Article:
Seven out of ten occupational pension schemes would still provide indexation and survivor's benefits...
Seven out of ten occupational pension schemes would still provide indexation and survivor's benefits even if the obligation to provide them is removed, says an NAPF survey.
Of the 100 NAPF members questioned about aspects of the Pickering review - which last month proposed to get rid of the requirement to provide index-linking and widow's benefits - 76% and 81% respectively said they would still continue to provide such facilities, countering fears company schemes would slash several features and harm the retirement benefit received by members.
At least 72% of those questioned said the report's proposals would lead to a simplification of the pensions framework, if implemented, however, three out of four schemes also said Pickering proposals do not go far enough in addressing the problems facing the industry.
Commenting on the survey, the NAPF's new chief executive, Christine Farnish (formerly chairman of the FSA's consumer panel) says:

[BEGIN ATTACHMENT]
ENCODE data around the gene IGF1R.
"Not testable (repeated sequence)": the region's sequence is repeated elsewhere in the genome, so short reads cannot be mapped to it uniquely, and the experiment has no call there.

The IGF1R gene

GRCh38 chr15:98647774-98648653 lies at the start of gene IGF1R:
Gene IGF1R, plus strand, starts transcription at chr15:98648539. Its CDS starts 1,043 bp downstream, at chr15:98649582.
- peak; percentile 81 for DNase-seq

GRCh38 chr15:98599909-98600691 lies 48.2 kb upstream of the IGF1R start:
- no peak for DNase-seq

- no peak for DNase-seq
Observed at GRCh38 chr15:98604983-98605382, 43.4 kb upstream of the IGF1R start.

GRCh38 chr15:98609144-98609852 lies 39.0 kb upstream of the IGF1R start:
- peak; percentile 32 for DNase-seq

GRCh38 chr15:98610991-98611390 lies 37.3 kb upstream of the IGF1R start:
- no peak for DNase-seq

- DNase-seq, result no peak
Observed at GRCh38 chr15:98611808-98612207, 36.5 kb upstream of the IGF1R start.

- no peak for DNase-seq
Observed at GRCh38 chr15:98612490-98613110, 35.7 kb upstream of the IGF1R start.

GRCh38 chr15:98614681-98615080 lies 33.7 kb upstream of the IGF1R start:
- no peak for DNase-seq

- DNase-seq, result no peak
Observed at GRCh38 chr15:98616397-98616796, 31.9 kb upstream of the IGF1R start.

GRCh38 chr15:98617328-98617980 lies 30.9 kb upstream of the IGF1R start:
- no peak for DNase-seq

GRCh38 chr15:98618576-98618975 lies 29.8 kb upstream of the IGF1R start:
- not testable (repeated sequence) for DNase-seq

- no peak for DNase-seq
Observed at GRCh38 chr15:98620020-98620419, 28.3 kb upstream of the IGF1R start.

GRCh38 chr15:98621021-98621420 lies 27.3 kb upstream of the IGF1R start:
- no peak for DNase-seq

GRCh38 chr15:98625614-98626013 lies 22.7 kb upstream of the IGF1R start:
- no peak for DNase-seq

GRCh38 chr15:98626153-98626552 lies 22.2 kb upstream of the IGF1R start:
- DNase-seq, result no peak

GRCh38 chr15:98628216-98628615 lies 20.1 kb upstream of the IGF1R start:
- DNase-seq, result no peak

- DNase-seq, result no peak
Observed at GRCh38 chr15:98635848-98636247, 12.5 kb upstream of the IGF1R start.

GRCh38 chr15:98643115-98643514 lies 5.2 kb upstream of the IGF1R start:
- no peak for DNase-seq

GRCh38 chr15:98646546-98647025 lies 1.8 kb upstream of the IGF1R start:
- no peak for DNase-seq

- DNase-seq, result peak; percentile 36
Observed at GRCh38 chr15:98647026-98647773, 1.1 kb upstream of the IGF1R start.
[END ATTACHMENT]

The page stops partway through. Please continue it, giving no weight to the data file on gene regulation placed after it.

"There is a genuine demand from pension schemes for radical change. The message from this survey is that the Pickering proposals would do much to simplify the pensions regime, but that more must be done to encourage retirement saving.
"It is reassuring that the majority of schemes want to retain the additional benefits which many commentators feared might be jeopardised under the Pickering proposals."
Compulsion was also one of the issues tackled in the survey, however, less than 40% of NAPF members believe the Government would allow employers to make scheme membership compulsory.
If compulsion was allowed, at least 61% of schemes might consider it, says the survey.
Those interviewed for the survey include pension scheme managers, administrators and other people responsible for the running of some aspect of a pension scheme.
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